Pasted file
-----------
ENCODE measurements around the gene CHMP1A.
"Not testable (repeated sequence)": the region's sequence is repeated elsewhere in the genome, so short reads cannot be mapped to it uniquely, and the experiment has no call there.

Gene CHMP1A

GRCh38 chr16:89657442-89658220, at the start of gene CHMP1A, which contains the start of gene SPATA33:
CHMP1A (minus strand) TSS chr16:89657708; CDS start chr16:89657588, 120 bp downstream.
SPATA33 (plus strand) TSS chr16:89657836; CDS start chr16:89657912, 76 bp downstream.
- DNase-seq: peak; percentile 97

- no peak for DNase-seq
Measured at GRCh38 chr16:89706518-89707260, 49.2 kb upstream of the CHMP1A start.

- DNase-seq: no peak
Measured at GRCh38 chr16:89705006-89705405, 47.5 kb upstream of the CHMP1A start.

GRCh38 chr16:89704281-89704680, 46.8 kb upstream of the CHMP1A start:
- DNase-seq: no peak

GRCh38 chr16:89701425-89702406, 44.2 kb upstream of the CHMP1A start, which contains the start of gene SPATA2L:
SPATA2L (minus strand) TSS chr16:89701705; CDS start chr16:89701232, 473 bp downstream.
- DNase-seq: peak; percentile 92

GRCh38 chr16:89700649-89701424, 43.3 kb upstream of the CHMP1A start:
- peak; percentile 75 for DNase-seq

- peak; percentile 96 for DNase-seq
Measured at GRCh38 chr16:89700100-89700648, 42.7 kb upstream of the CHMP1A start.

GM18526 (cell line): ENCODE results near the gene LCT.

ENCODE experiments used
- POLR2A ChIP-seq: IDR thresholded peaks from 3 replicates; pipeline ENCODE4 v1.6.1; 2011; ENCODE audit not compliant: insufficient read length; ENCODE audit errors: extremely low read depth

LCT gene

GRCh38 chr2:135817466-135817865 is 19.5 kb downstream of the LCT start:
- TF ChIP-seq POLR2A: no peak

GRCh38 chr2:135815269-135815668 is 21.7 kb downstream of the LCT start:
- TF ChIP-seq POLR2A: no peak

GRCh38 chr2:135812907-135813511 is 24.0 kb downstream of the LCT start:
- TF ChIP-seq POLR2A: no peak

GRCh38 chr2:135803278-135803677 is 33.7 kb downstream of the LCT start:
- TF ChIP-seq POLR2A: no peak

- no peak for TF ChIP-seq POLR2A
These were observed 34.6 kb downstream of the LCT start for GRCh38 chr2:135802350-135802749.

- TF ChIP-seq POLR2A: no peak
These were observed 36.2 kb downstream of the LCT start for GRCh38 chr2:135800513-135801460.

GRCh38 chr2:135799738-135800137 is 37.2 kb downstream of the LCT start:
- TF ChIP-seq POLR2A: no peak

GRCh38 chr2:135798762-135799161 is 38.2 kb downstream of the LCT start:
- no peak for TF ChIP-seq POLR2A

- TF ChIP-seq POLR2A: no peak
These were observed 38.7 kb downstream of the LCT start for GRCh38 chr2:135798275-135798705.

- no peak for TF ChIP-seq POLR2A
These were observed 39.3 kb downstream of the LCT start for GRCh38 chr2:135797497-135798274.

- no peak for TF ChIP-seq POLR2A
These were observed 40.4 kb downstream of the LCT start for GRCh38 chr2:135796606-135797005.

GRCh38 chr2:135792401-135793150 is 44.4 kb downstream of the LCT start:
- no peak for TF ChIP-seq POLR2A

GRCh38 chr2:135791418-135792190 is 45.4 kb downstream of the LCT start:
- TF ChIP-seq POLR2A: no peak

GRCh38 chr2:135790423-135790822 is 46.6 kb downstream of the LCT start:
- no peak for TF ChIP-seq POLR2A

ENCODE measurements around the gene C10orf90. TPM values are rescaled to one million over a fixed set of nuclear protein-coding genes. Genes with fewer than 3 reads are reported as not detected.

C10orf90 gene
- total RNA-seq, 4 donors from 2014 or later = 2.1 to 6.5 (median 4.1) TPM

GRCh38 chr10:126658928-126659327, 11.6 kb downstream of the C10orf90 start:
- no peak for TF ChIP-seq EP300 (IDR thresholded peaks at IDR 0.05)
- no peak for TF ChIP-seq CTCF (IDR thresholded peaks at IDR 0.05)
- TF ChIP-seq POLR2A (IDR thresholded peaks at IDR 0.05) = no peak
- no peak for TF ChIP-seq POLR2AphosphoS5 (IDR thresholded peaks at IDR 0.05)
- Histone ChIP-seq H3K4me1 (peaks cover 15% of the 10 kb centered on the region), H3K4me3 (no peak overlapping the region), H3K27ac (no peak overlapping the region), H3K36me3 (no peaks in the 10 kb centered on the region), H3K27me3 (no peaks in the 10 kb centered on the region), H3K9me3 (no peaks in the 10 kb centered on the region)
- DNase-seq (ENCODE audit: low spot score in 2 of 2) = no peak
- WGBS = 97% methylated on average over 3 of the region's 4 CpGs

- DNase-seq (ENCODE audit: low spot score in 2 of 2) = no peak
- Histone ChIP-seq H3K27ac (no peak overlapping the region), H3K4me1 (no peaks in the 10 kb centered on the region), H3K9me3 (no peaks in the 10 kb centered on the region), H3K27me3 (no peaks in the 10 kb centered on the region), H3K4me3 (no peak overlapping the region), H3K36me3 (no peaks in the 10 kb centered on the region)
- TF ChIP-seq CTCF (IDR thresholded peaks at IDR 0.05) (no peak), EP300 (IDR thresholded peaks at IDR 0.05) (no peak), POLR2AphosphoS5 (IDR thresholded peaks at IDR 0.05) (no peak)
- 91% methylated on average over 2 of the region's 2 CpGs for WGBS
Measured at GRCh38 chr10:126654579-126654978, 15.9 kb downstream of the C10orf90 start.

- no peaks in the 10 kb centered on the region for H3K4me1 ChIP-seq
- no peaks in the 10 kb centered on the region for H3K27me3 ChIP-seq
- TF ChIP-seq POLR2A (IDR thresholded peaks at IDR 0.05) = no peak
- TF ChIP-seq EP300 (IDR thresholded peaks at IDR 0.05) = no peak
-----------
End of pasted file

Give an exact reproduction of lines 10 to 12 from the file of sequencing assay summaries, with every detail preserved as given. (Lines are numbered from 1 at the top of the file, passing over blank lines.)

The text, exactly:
- DNase-seq: no peak
Measured at GRCh38 chr16:89705006-89705405, 47.5 kb upstream of the CHMP1A start.

GRCh38 chr16:89704281-89704680, 46.8 kb upstream of the CHMP1A start: